Organic First Curriculum

The UWRF Chemistry Department is starting a new chemistry sequence for the first and second years as an alternative to the current two-year general chemistry / organic chemistry sequence.  The new sequence is designed to better meet the needs of students in the sciences (Biology, Animal Science, Chemistry, pre-professional tracks) who typically require two years of chemistry.  Our objectives in offering this new sequence include increasing student recruitment, retention, and progression in science and technology majors and increasing student learning in chemistry.

The alternative and traditional sequences will be offered in parallel.

Concept.  The organic first curriculum replaces the current two-semester general and organic chemistry courses with four one-semester courses which cover similar content but in a different order.  Each sequence is an entry point for professional schools or for further study in chemistry.

Curricula

The first two courses will not be the traditional organic courses.  Those courses presuppose a thorough grounding in chemical principles.  Instead, our first course, Organic Introduction to Chemistry, Chem 130, will use examples from organic chemistry to teach fundamental chemical concepts.  The second course, Foundations of Organic Chemistry, will more closely follow traditional organic chemistry ideas but will emphasize chemical properties and the relationship between structure and function instead of organic synthetic methods.

More mathematical and physical concepts now taught in the first year general chemistry course will now be covered in the second year courses, Foundations off Inorganic Chemistry and Foundations of Analytical Chemistry.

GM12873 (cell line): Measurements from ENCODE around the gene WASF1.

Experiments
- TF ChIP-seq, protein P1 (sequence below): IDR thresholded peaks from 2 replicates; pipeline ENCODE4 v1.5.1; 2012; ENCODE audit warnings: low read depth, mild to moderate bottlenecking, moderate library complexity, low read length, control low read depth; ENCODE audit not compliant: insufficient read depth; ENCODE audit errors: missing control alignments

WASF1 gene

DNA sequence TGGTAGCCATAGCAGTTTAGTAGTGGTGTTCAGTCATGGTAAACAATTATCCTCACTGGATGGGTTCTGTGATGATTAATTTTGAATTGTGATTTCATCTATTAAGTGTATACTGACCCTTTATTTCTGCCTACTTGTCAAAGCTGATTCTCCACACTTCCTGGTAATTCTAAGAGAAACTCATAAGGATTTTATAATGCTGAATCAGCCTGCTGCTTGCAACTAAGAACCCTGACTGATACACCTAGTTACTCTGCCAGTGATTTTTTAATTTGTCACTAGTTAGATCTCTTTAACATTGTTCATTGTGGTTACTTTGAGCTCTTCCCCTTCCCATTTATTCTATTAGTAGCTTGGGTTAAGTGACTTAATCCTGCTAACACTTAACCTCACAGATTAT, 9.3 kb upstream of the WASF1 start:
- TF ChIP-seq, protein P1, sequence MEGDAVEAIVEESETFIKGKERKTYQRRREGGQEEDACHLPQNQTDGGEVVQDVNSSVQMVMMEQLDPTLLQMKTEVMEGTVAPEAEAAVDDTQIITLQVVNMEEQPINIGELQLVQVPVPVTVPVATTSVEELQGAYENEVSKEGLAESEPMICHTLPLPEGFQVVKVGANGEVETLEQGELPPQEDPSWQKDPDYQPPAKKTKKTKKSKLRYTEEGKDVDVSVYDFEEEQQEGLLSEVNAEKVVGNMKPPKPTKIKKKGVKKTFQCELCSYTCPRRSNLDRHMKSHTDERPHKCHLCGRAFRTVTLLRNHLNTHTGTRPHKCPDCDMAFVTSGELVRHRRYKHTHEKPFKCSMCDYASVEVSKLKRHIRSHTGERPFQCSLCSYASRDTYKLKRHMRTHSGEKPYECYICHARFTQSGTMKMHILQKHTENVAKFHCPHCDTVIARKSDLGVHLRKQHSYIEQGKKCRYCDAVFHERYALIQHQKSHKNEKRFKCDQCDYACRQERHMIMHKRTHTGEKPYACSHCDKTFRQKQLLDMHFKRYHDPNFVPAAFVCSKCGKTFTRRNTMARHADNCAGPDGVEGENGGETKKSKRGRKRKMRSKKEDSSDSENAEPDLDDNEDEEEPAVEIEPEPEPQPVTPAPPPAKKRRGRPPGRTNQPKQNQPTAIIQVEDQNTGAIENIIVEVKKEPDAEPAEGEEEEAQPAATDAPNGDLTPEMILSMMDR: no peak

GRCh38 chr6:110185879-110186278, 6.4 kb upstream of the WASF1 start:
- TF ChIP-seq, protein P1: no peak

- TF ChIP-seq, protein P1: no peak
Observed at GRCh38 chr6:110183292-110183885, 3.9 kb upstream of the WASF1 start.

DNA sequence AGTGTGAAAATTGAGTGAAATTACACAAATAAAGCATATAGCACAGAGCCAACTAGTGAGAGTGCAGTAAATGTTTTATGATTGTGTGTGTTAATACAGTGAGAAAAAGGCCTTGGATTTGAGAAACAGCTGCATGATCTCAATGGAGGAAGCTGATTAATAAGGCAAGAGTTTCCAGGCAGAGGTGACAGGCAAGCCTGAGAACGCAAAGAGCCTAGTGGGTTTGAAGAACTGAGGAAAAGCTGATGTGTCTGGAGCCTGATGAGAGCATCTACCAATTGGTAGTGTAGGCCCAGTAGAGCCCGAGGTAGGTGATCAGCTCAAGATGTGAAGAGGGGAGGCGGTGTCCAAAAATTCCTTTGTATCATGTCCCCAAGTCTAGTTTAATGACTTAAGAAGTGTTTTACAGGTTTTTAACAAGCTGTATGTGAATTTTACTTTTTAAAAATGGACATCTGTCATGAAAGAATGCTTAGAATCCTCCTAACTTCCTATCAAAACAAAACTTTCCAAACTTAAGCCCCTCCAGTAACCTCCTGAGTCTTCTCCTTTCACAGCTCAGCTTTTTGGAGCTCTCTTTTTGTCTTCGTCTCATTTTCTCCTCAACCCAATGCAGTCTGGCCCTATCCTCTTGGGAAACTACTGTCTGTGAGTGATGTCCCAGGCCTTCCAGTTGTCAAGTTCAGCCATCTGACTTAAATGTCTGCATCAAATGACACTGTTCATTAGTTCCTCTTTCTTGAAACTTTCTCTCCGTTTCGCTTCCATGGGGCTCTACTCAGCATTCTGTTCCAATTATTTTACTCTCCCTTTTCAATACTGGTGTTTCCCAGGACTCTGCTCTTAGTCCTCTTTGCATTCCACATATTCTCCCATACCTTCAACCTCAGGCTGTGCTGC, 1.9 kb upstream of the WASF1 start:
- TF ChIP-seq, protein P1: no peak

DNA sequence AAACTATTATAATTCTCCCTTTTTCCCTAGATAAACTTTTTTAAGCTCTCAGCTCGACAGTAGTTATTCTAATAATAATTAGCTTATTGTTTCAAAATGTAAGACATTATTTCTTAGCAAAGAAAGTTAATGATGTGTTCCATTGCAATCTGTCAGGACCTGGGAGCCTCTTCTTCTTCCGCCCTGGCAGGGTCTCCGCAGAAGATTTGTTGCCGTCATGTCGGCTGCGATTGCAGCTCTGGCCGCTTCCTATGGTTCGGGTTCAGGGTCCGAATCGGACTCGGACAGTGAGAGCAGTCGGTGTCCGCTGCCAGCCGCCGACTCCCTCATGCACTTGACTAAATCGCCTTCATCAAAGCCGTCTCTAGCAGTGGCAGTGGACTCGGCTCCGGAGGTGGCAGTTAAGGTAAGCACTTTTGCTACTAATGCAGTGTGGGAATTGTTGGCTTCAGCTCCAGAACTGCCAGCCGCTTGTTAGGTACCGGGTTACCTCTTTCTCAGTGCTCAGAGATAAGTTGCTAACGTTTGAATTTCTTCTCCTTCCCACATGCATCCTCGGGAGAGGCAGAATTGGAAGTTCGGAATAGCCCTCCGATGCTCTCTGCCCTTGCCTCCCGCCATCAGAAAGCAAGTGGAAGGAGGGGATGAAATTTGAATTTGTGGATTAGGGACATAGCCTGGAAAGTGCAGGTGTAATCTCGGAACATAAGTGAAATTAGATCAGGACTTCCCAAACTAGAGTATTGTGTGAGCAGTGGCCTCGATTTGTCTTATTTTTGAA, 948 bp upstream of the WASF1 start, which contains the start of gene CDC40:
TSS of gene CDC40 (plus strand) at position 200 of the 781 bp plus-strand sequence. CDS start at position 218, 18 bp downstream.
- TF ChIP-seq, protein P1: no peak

Advantages of the organic first curriculum.  We anticipate the new sequence will have several advantages for many of the students now taking chemistry.  These include:

The material will be more relevant to the majority of students, who are majoring in biological fields.

The material will be a better match for the requirements of the student’s majors (the programs whose students we serve).

For well prepared students, the course will not be a repeat of high school chemistry.

For less prepared students, the course will be less reliant on mathematics background and more appropriate for their cognitive developmental levels.

The content is still consistent with professional school requirements.

We hope the course sequence will increase student recruitment, performance, and retention in SMET (science, mathematics, engineering, and technology) fields.

Many students who are now in one- or two-semester chemistry programs may also benefit from the first course or two in this sequence. 

Students who might not be a good fit for the organic first curriculum.  There are some students who might not benefit from the options afforded by the new curriculum.  These include:

Students who plan on transferring to another institution after one year. 

Students in fields that require one year or semester of chemistry and require an emphasis on inorganic compounds.  These topics will be treated in the third semester of the new curriculum.

We will still teach the traditional curriculum alongside of the organic first curriculum.